39th Annual Meeting – Research and Technical Studies Morning Session, June 2, “Listening to Art: An Exploration of the Use of Photoacoustic Infrared Spectroscopy in the Forensic Analysis of Artists’ Pigments” by Ian Butler

Dr. Butler described in this talk the potential use of Fourier transform photoacoustic infrared spectroscopy (FTIR-PAS) to identify organic and inorganic pigments. In their commercially available device, the sample is placed in a gas filled cavity and exposed to periodic flashes of infrared light. The sample absorbs the radiation and heats up, causing the surrounding gas to expand. The expansions can be detected as sound waves by a microphone at the end of the cavity.

The technique has been used to obtain reproducible IR spectra of pure pigments in the range of 400 to 4000 cm-1 with a resolution of 8 cm-1. Samples from lab-prepared frescoes have also been analyzed. In some cases the background noise from the plaster overwhelmed the pigment spectra, but in others the spectra could be used for pigment identification. Dr. Butler mentioned the possibility for depth-profiling, which may allow for more complex samples to be analyzed. Such work has not yet been carried out.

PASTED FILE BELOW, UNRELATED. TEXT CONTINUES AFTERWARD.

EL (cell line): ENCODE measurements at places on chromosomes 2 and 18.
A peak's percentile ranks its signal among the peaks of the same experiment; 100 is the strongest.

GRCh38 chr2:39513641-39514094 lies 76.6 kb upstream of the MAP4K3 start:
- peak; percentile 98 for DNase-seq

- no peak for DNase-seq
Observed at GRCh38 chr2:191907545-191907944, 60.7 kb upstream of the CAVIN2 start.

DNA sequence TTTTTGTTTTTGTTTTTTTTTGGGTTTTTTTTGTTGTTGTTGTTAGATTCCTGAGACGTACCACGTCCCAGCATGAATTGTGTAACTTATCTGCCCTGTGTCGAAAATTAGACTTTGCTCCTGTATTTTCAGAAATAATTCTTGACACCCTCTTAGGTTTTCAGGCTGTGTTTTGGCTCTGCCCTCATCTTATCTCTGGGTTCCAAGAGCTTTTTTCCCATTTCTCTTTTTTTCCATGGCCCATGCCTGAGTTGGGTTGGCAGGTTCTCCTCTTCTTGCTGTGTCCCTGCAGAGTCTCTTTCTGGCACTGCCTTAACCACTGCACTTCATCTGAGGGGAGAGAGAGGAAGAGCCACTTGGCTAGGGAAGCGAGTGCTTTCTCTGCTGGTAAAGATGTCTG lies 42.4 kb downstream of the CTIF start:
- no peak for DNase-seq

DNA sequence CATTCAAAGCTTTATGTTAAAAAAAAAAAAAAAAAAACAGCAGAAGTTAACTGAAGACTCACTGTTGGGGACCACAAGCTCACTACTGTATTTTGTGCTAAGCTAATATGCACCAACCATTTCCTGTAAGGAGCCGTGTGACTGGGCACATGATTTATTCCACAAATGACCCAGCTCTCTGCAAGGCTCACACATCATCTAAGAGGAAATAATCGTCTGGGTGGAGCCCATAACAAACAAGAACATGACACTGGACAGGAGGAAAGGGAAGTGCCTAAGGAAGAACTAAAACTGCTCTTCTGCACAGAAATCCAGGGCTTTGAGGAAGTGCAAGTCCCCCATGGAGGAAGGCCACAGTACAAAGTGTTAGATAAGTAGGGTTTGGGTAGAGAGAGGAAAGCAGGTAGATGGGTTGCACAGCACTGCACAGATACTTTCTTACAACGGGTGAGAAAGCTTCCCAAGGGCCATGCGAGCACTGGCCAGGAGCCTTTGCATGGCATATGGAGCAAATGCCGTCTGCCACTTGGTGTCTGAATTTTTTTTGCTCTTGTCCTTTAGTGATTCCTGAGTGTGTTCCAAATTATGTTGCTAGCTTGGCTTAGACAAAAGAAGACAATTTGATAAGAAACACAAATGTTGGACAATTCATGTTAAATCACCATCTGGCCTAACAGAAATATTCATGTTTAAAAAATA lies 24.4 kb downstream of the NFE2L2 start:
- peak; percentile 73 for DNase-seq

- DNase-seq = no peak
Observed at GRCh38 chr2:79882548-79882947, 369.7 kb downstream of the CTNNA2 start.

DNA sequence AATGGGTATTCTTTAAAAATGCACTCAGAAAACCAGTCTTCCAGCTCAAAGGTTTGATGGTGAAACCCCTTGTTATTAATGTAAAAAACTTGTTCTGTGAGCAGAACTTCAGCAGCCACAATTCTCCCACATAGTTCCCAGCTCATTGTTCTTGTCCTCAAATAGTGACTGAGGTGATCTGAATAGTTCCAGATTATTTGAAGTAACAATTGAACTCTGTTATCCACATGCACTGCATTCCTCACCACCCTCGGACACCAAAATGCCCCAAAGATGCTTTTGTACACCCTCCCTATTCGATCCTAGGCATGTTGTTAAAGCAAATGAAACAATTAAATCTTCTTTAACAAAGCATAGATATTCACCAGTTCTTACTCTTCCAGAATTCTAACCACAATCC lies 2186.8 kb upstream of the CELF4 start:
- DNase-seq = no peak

This method can also add some useful peaks to a regular FTIR spectrum, making it another useful option in conservation science’s identification tool-kit. Only small samples are needed and minimal preparation is required, an advantage over the commonly used ATR (Attenuated Total Reflectance) technique that may call for the sample to be crushed.